There is also one more very serious problem with people who call capitalists to be social Darwinists. The common accusation says that laissez-faire capitalism was influenced by the ideas of Darwinism. But this is false. You may be surprised to learn that it was capitalism that influenced Charles Darwin, not the other way around! The "Wealth of Nations" was written by Adam Smith in 1776, the "Origin of Species" was written by Charles Darwin in 1851, that is quite a big time gap. Adam Smith introduced to the world the ideas of laissez-faire capitalism. Nowhere in his entire book did he ever advocate a form of social Darwinism. Charles Darwin was not even born yet, how can he influence Smith? Adam Smith introduced the beautiful concept of the "invisible hand", the idea that people driving for self-interest, indirectly, produce economic growth. Adam Smith was concerned for promoting for the public good and realized that the mechanism of the free market is, almost paradoxically, the best means to achieve such a goal. Smith's idea was that people striving for profits through the competitive process is what produces a strong economy. What is interesting is that Charles Darwin was influenced by this idea. Darwin realized that the similar process is at work with evolution. There is no central designer (or central governing body as Adam Smith saw) in life. Rather life has to struggle by natural selection, similar to the competitive process in the market. Life and death is a form of creative destruction where more complex life emerges, as with laissez-faire capitalism, where life and death of business is a form of creative destruction where more complex economies grow. Go here to see a nice explanation by Stephen Gould (was an evolutionary scientist) which compares Adam Smith to Charles Darwin.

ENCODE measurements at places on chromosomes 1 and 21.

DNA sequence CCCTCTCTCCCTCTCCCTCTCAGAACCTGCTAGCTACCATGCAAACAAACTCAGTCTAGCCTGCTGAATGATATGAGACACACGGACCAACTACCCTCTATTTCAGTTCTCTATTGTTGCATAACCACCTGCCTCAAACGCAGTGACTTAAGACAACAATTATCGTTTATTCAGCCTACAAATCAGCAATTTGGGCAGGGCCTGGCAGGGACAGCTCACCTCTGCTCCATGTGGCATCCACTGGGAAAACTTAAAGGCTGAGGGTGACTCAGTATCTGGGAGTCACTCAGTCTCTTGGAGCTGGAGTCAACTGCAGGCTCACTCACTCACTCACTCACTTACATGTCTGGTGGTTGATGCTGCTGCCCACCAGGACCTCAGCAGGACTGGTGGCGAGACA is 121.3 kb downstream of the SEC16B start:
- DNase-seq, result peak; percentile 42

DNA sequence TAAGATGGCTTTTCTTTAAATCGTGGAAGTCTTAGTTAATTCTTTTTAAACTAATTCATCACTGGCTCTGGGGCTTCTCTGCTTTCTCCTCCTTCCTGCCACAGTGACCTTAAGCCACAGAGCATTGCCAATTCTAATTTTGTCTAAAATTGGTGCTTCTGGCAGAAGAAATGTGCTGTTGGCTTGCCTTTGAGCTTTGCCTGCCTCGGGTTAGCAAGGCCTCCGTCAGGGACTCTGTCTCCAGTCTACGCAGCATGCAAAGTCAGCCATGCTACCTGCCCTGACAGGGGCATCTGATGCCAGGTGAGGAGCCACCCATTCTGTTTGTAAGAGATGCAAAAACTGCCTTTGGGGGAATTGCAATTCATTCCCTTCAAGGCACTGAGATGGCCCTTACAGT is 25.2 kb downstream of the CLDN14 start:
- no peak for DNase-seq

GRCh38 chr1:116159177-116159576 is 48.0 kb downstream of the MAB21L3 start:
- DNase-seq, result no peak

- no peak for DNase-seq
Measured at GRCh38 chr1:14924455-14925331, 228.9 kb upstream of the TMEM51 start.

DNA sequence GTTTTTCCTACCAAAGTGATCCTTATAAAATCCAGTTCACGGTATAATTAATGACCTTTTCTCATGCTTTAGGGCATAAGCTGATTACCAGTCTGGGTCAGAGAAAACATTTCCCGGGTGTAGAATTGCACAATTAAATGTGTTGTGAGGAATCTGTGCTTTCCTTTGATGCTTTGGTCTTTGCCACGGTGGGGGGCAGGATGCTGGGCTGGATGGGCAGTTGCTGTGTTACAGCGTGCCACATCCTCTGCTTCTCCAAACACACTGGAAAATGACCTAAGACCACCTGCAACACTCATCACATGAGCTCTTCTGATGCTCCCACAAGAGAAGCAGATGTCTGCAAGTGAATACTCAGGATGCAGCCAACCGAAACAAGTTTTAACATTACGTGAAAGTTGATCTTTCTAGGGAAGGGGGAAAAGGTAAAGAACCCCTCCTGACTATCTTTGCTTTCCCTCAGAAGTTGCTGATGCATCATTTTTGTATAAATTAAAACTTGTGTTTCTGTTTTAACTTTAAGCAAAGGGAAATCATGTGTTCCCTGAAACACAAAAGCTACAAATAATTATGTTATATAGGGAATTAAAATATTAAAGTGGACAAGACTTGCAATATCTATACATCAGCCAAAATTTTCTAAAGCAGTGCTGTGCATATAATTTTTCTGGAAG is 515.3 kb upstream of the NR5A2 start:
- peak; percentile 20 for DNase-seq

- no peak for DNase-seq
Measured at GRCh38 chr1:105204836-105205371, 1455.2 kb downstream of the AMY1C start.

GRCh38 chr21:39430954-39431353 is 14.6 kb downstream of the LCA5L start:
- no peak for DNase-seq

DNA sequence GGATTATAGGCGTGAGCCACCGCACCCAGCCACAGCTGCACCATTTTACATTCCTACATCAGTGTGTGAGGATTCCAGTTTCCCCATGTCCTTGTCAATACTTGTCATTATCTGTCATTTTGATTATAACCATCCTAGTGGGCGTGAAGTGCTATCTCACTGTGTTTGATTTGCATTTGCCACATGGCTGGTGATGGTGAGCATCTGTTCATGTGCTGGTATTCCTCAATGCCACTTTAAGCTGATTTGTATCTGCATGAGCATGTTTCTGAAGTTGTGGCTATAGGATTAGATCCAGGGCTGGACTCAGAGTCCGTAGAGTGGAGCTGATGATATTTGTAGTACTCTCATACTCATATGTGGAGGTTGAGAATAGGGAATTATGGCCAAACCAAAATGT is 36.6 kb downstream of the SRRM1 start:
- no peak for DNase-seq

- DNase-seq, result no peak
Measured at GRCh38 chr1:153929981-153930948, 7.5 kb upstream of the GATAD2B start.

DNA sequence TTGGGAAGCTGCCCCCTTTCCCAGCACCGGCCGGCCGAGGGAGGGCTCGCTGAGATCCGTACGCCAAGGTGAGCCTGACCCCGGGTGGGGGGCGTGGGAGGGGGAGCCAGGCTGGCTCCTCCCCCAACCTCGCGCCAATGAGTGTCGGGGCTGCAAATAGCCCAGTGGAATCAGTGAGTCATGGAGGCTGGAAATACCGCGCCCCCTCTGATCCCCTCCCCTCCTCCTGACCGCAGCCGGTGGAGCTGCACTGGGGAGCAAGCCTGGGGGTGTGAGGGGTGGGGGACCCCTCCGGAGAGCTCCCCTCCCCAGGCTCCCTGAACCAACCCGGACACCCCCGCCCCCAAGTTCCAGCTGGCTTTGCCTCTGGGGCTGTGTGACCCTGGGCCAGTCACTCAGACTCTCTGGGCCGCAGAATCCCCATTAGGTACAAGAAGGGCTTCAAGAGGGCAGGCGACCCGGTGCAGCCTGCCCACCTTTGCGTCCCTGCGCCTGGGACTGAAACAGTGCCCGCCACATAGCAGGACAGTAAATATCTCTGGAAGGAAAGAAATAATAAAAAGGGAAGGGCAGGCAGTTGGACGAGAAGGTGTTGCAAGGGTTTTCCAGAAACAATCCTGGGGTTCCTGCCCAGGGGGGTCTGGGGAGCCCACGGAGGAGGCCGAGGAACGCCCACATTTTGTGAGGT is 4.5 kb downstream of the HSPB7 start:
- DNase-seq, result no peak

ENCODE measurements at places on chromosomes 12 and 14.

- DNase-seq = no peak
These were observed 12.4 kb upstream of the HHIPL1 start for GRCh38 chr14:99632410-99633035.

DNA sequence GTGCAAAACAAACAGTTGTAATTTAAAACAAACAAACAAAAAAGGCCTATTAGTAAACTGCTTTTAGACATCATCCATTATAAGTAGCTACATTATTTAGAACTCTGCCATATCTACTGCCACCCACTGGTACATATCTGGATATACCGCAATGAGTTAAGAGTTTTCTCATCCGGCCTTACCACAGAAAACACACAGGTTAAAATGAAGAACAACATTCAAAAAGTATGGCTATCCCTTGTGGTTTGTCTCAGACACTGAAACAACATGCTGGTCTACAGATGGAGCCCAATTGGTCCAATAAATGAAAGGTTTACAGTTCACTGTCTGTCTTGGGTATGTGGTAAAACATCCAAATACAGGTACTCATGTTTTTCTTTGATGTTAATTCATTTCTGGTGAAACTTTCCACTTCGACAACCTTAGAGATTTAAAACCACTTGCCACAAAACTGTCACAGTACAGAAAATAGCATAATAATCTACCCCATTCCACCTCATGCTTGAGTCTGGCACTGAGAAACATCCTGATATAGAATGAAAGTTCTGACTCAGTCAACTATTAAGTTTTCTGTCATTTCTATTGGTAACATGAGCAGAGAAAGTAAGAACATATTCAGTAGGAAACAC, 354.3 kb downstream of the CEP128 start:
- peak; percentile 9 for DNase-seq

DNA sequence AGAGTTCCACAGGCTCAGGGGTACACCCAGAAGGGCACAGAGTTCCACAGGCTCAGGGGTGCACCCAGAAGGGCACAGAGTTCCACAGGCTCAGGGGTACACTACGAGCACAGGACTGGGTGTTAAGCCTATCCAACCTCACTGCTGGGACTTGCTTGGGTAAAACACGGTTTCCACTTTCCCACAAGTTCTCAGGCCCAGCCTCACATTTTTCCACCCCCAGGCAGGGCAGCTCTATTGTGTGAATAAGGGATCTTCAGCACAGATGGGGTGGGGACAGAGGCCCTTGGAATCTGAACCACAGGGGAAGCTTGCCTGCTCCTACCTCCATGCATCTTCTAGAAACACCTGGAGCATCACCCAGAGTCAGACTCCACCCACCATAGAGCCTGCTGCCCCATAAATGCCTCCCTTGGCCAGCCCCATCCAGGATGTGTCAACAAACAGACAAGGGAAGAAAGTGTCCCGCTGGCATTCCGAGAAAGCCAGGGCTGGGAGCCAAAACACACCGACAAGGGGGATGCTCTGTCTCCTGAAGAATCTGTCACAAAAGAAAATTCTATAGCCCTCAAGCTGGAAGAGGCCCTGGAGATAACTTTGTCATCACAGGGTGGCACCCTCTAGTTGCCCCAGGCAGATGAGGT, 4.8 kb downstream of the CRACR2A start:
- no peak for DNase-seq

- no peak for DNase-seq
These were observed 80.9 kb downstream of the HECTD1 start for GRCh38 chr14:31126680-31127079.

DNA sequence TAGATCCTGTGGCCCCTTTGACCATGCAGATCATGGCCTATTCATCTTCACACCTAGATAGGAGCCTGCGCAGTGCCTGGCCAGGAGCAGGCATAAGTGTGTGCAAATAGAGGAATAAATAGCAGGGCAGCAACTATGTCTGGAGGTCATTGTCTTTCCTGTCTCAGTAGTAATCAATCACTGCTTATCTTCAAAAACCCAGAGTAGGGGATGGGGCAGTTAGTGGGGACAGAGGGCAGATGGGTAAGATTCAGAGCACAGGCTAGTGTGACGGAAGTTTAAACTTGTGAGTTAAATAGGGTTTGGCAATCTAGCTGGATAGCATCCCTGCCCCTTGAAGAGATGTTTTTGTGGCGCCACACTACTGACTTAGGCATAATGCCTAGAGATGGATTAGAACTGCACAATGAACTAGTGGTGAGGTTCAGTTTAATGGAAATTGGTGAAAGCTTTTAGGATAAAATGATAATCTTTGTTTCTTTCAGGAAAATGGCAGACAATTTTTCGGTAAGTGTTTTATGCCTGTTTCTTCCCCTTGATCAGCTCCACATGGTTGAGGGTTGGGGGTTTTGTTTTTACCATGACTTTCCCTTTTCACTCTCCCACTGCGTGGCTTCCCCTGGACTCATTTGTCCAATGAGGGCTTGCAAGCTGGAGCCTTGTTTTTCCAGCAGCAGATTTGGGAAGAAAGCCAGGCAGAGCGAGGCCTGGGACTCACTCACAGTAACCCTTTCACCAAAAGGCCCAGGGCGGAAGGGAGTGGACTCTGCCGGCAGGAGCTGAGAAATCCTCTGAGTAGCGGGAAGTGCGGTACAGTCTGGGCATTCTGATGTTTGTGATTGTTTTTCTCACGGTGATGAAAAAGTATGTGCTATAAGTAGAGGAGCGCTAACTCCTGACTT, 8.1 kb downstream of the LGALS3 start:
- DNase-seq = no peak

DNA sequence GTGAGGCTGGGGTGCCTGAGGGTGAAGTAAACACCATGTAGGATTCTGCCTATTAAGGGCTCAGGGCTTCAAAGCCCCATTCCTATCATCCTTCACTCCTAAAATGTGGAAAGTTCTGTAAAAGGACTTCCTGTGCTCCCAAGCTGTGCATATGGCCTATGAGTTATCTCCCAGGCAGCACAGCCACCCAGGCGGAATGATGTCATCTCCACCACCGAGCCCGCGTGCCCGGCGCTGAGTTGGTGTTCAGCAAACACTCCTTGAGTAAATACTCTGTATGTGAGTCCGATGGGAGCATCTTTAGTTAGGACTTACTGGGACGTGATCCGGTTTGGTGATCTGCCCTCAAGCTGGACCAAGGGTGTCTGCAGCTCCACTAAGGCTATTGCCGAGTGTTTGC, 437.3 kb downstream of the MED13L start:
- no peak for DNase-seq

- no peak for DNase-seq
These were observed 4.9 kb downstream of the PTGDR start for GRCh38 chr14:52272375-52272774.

I can also play the same game with social Darwinism. I can say that socialism is a form of social Darwinism. Because Adolf Hitler practiced extermination of the untermensch for the ubermensch. Of course, I will never imply that socialists are social Darwinists because that would be a ridiculous argument to make. And I hope that people who are critical of laissez-faire capitalism stop making an almost as ridiculous argument against capitalism.

1 comment:

  1. Baruch, you are invited to post at should you feel inclined.

    P.S. I know you aren't thee Baruch Spinoza. lol